A number of today's biggest stars gathered on Monday night to record "We Are the World — 25 for Haiti," the classic 1985 charity single re-imagined as a benefit for earthquake relief. Though song co-writer Michael Jackson passed away last summer, his presence was most definitely felt in the studio, where fellow co-writer Lionel Richie and producer Quincy Jones had assembled more than 80 singers, rappers and actors for the new version.
To make sure that listeners feel his presence too, Janet Jackson will be representing her brother in the new recording. "She's doing Michael's part in the middle the same part Michael did," Jones told the press. "She's representing Michael."
Many of those involved on Monday said MJ's part in the original will always remain their favorite. "My favorite part of the song — it would be the bridge [when Michael comes in]," said Mya, who hinted that Jackson's voice might make it onto this version too. "I'm not exactly sure what I'm supposed to share. ... We do hope [to have Michael's voice on the track]."
"I was not born yet, but the song has had a huge impact on me," Jordin Sparks said. "And I've always loved Michael's love for the world and for the Earth and for other people and to help and give back."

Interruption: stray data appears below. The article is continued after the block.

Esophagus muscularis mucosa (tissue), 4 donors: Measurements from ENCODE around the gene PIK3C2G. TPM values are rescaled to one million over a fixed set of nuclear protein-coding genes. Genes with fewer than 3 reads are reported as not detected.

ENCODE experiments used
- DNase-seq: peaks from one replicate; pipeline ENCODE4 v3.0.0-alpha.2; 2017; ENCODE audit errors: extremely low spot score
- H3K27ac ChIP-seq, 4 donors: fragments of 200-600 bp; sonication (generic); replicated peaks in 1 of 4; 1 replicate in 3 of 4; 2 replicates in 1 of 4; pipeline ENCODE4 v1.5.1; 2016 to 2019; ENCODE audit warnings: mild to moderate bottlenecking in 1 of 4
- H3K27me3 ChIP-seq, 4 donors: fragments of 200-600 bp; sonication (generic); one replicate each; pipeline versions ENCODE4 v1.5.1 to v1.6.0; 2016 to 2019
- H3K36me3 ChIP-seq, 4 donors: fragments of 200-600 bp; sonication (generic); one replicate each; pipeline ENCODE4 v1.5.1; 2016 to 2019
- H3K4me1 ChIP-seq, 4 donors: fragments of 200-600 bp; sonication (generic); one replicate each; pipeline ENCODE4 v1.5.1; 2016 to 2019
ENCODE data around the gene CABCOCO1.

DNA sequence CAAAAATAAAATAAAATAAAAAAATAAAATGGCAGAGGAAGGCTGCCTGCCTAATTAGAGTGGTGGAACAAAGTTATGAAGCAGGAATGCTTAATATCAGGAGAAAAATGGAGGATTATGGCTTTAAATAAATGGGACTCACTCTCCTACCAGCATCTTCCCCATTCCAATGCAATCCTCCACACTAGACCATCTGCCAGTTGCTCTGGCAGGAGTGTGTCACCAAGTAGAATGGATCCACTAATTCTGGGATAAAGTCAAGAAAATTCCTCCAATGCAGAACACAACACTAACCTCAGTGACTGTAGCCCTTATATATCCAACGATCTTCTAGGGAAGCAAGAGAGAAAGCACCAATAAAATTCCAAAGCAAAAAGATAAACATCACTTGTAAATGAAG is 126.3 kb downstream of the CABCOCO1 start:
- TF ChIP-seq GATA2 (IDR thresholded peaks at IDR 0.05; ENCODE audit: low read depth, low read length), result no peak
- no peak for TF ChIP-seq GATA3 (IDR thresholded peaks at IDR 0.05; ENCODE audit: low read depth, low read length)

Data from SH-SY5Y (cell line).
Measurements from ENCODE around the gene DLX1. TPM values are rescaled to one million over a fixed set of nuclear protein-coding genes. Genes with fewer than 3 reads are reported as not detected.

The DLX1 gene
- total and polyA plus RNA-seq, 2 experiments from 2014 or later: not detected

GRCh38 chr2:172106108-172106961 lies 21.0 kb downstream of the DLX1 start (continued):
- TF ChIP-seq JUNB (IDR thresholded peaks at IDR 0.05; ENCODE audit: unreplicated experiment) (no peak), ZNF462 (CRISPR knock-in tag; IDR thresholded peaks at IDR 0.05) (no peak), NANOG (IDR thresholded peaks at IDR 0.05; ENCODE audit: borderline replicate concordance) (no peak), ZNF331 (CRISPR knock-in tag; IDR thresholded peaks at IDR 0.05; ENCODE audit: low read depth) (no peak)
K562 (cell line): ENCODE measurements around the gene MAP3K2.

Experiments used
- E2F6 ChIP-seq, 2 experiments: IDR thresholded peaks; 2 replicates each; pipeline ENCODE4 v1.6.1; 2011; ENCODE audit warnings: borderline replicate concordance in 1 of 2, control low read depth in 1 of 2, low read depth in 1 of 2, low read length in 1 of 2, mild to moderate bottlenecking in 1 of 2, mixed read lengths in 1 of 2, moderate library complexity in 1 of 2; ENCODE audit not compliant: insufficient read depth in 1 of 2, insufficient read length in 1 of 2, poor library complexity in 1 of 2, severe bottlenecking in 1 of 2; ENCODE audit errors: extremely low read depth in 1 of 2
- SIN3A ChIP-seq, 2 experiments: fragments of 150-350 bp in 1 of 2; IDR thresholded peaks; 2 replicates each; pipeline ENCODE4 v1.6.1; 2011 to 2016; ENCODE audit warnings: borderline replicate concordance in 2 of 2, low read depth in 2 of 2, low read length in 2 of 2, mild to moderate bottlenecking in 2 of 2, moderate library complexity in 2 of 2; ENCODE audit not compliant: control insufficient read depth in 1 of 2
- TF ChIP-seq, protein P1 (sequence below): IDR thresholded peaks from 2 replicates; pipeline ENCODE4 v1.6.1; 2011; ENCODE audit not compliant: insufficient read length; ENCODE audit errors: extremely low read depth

Celine Dion, who paid tribute to Jackson at the Grammy Awards on Sunday, noted that by re-recording the song, they are not only helping the people of Haiti but also remembering the passion Jackson had for helping those in need. "In a way it was because of him I learned English. I had my posters in my bedroom when I was a young, young kid," she recalled. "The atmosphere [in the studio] is amazing. People are very touched to be there. We're talking about somebody who was living through music and his passion was to try to help and change the world through his lyrics and what he was doing."
Akon, who worked on music with Jackson before his death, fondly remembered stories Jackson told him about working on the original "We Are the World." "The wild part about it, Michael used to tell me stories about making the 'WATW' song and then working with Lionel," he said. "I never thought I'd be in a position to be remaking it and actually be able to tell the story myself one day."
Richie and Jones were quick to point out that if Jackson were still alive, he'd want to be just as involved with the song as he was 25 years ago, though maybe in a different role. "I know it's hard to believe, but if Michael were, alive he'd stand behind the scenes," Richie said.